3.000 Lecture hours

Levels: Undergraduate
Schedule Types: Lecture

History Department

Course Attributes:
History US

HIS 327 - Disasters in America
Disasters In America
Prerequisites: None

Violent natural and man-made events that have caused widespread physical destruction and death, such as hurricanes, earthquakes, fires, and industrial accidents, have always been part of American history. This course lays a foundation for inquiry into the meaning and significance of disasters in the United States from the colonial period to present. Topics covered include causes, preparation, destruction, relief, recovery, and long-term responses. On a deeper level, the study of disasters reveals extraordinary insights into underlying values that characterize American society, because people under duress often act upon their basic beliefs in direct and unequivocal ways that may not be evident under normal circumstances.

3.000 Credit hours
3.000 Lecture hours

Levels: Undergraduate
Schedule Types: Lecture

History Department

Course Attributes:
History US

HIS 329 - History of Central Europe
History of Central Europe
Prerequisites: None

This course is an introduction to the history and culture of Eastern and Central Europe from the Middle Ages to contemporary times.

3.000 Credit hours
3.000 Lecture hours

Levels: Undergraduate
Schedule Types: Lecture

History Department

Course Attributes:
History Global

HIS 330 - Tudor Stuart England
Tudor Stuart England
Prerequisite: None

Former Title: Great Britain, 1300-1688 Survey of British history from the Wars of the Roses to the Glorious Revolution. The course stresses social, political, and religious developments during a formative period of British history.

3.000 Credit hours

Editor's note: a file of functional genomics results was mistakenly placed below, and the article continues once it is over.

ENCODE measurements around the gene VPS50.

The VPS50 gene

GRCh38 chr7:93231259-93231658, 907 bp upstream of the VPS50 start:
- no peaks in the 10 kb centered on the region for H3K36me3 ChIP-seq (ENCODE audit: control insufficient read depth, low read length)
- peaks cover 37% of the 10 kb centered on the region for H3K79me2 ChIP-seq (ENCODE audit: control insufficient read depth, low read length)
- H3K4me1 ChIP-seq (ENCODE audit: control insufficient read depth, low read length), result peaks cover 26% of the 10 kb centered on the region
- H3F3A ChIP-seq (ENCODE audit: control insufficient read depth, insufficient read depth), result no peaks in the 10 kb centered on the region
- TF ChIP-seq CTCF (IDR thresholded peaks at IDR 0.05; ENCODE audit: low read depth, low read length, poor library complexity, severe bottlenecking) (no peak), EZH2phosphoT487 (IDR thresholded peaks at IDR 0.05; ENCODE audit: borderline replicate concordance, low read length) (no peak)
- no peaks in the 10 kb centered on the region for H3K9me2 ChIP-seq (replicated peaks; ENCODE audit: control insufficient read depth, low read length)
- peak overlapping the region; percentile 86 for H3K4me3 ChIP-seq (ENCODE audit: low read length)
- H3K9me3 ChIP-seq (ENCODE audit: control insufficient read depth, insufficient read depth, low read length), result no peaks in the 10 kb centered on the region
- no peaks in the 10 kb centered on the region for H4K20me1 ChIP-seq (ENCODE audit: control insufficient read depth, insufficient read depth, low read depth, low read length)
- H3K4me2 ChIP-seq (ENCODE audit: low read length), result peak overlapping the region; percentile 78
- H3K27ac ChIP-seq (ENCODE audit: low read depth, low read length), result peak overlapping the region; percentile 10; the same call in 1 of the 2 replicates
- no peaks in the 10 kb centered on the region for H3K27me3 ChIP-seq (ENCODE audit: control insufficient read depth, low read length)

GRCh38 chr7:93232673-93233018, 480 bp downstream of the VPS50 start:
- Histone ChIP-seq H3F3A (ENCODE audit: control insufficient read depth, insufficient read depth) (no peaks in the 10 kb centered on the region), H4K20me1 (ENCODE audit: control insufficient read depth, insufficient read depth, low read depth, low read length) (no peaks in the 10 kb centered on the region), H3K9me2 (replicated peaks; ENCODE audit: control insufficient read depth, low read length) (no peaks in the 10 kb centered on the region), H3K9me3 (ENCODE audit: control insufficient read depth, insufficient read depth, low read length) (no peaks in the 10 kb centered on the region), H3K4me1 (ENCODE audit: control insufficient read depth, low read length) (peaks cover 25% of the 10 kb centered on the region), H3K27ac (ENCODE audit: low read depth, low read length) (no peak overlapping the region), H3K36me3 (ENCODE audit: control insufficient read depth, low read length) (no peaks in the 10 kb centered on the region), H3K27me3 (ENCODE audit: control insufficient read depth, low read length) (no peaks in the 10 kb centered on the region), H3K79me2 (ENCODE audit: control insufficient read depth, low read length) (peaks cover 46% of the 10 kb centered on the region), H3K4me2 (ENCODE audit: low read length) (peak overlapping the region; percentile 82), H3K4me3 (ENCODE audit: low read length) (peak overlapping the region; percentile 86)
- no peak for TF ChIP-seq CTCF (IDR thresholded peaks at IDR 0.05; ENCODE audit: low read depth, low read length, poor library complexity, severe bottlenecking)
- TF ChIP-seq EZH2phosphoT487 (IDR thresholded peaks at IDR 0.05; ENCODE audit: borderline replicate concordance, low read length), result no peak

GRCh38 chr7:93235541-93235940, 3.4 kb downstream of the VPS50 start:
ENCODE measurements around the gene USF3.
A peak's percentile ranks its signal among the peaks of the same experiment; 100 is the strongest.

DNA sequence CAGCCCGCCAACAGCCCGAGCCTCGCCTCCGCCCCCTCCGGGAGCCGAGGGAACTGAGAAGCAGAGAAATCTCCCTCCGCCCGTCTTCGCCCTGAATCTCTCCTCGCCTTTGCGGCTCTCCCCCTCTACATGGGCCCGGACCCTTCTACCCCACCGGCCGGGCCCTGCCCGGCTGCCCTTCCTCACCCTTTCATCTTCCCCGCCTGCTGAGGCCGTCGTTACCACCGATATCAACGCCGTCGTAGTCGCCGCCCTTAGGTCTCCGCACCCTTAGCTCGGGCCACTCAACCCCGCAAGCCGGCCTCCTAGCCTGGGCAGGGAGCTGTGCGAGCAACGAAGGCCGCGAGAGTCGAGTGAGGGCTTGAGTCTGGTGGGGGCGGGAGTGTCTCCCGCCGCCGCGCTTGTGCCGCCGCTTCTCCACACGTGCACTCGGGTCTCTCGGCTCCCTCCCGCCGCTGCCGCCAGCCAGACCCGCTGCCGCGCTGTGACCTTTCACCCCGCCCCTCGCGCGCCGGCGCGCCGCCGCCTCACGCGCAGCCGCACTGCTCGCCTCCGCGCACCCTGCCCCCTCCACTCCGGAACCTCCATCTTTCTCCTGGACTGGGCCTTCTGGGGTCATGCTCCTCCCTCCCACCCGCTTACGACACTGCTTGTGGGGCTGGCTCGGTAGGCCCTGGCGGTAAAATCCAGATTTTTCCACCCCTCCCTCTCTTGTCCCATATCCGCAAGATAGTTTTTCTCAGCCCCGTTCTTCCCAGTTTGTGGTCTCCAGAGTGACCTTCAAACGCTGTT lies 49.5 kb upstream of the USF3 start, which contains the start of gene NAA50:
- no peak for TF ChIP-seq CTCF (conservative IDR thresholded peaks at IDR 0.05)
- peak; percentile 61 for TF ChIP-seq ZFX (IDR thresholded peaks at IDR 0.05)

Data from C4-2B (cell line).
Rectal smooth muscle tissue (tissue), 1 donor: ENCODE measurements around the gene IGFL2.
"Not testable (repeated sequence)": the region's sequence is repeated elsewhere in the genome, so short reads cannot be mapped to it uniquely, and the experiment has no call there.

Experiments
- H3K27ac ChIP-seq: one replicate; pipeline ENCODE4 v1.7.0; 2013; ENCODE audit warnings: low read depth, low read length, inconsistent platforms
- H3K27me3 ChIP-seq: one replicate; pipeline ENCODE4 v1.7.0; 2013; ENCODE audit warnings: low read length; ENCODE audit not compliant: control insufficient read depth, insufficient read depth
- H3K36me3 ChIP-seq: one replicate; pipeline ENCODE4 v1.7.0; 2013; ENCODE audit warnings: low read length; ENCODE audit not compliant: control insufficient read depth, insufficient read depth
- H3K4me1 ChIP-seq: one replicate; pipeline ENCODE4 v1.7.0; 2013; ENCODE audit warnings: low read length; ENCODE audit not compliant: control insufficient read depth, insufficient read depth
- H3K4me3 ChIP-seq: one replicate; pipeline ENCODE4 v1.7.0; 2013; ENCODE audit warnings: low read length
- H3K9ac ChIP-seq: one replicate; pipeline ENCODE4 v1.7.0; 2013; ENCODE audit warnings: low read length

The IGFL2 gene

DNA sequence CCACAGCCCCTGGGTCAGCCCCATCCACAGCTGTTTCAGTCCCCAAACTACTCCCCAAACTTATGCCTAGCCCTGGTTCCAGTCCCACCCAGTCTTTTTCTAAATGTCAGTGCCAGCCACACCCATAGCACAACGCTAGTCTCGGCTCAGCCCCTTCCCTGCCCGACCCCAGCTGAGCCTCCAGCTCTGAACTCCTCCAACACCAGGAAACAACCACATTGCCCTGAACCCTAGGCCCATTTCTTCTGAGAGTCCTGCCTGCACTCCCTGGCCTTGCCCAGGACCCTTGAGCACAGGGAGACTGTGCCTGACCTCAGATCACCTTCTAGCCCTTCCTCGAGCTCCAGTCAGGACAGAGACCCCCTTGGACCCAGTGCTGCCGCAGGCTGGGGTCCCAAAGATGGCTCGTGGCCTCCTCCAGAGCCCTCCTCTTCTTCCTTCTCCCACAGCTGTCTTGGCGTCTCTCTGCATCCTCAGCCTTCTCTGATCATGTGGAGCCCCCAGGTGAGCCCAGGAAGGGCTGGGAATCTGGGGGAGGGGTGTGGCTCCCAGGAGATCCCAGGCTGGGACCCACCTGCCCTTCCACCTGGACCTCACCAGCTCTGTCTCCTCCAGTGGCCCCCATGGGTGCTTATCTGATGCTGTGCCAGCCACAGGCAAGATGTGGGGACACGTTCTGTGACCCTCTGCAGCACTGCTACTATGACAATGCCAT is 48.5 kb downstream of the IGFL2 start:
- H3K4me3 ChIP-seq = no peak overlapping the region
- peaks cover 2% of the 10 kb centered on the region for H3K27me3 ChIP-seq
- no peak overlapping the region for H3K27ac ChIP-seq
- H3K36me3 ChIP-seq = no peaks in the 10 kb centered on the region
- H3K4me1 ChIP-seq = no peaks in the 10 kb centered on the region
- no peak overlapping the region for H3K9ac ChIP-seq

3.000 Lecture hours

Levels: Undergraduate
Schedule Types: Lecture

History Department

Course Attributes:
History Global

HIS 331 - Modern Britain
Modern Britain
Survey of British history from the Glorious Revolution to the present. The course focuses on the rise and decline of the British empire, the Industrial Revolution and its impact and the development of the British political system.

3.000 Credit hours
3.000 Lecture hours

Levels: Undergraduate
Schedule Types: Lecture

History Department

Course Attributes:
History Global

HIS 332 - Ancient Greece
Ancient Greece
Prerequisite: None

Survey of Greek civilization from the Mycenaeans to the Hellenistic Age.

3.000 Credit hours
3.000 Lecture hours

Levels: Undergraduate
Schedule Types: Lecture

History Department

Course Attributes:
History Global

HIS 333 - Roman History
Roman History
Prerequisite: None

History of the Roman world in both Italy and the provinces from the later Republic to the end of the Empire.

3.000 Credit hours
3.000 Lecture hours

Levels: Undergraduate
Schedule Types: Lecture

History Department

Course Attributes:
History Global

HIS 334 - Early Middle Ages
Early Middle Ages
Prerequisite: None

History of Europe from the later Roman Empire to the tenth century.

3.000 Credit hours
3.000 Lecture hours

Levels: Undergraduate
Schedule Types: Lecture

History Department

Course Attributes:
History Global

HIS 335 - Later Middle Ages
Later Middle Ages
Prerequisites: None